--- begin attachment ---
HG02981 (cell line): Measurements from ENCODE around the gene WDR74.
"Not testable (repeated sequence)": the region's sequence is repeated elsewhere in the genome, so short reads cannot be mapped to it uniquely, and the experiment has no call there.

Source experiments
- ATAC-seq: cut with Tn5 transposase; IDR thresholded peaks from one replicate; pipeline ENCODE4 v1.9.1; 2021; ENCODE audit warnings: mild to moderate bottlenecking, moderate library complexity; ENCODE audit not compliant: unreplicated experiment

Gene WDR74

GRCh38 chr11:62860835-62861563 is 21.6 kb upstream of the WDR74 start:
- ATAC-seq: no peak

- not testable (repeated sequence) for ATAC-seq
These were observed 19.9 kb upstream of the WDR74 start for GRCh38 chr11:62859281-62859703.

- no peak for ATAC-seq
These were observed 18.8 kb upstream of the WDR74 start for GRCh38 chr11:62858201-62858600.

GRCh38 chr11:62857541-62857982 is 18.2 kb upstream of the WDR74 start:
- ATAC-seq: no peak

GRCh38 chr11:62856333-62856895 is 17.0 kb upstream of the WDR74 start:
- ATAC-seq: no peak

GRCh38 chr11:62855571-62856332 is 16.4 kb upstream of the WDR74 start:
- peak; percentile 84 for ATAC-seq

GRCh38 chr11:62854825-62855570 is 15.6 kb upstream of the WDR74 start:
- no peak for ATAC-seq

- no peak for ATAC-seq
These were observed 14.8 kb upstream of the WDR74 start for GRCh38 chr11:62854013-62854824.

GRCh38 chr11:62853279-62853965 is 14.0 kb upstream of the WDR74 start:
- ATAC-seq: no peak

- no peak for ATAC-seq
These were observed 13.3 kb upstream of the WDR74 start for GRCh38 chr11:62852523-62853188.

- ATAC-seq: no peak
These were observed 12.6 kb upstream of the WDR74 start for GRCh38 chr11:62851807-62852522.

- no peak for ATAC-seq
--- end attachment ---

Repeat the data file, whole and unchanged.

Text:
HG02981 (cell line): Measurements from ENCODE around the gene WDR74.
"Not testable (repeated sequence)": the region's sequence is repeated elsewhere in the genome, so short reads cannot be mapped to it uniquely, and the experiment has no call there.

Source experiments
- ATAC-seq: cut with Tn5 transposase; IDR thresholded peaks from one replicate; pipeline ENCODE4 v1.9.1; 2021; ENCODE audit warnings: mild to moderate bottlenecking, moderate library complexity; ENCODE audit not compliant: unreplicated experiment

Gene WDR74

GRCh38 chr11:62860835-62861563 is 21.6 kb upstream of the WDR74 start:
- ATAC-seq: no peak

- not testable (repeated sequence) for ATAC-seq
These were observed 19.9 kb upstream of the WDR74 start for GRCh38 chr11:62859281-62859703.

- no peak for ATAC-seq
These were observed 18.8 kb upstream of the WDR74 start for GRCh38 chr11:62858201-62858600.

GRCh38 chr11:62857541-62857982 is 18.2 kb upstream of the WDR74 start:
- ATAC-seq: no peak

GRCh38 chr11:62856333-62856895 is 17.0 kb upstream of the WDR74 start:
- ATAC-seq: no peak

GRCh38 chr11:62855571-62856332 is 16.4 kb upstream of the WDR74 start:
- peak; percentile 84 for ATAC-seq

GRCh38 chr11:62854825-62855570 is 15.6 kb upstream of the WDR74 start:
- no peak for ATAC-seq

- no peak for ATAC-seq
These were observed 14.8 kb upstream of the WDR74 start for GRCh38 chr11:62854013-62854824.

GRCh38 chr11:62853279-62853965 is 14.0 kb upstream of the WDR74 start:
- ATAC-seq: no peak

- no peak for ATAC-seq
These were observed 13.3 kb upstream of the WDR74 start for GRCh38 chr11:62852523-62853188.

- ATAC-seq: no peak
These were observed 12.6 kb upstream of the WDR74 start for GRCh38 chr11:62851807-62852522.

- no peak for ATAC-seq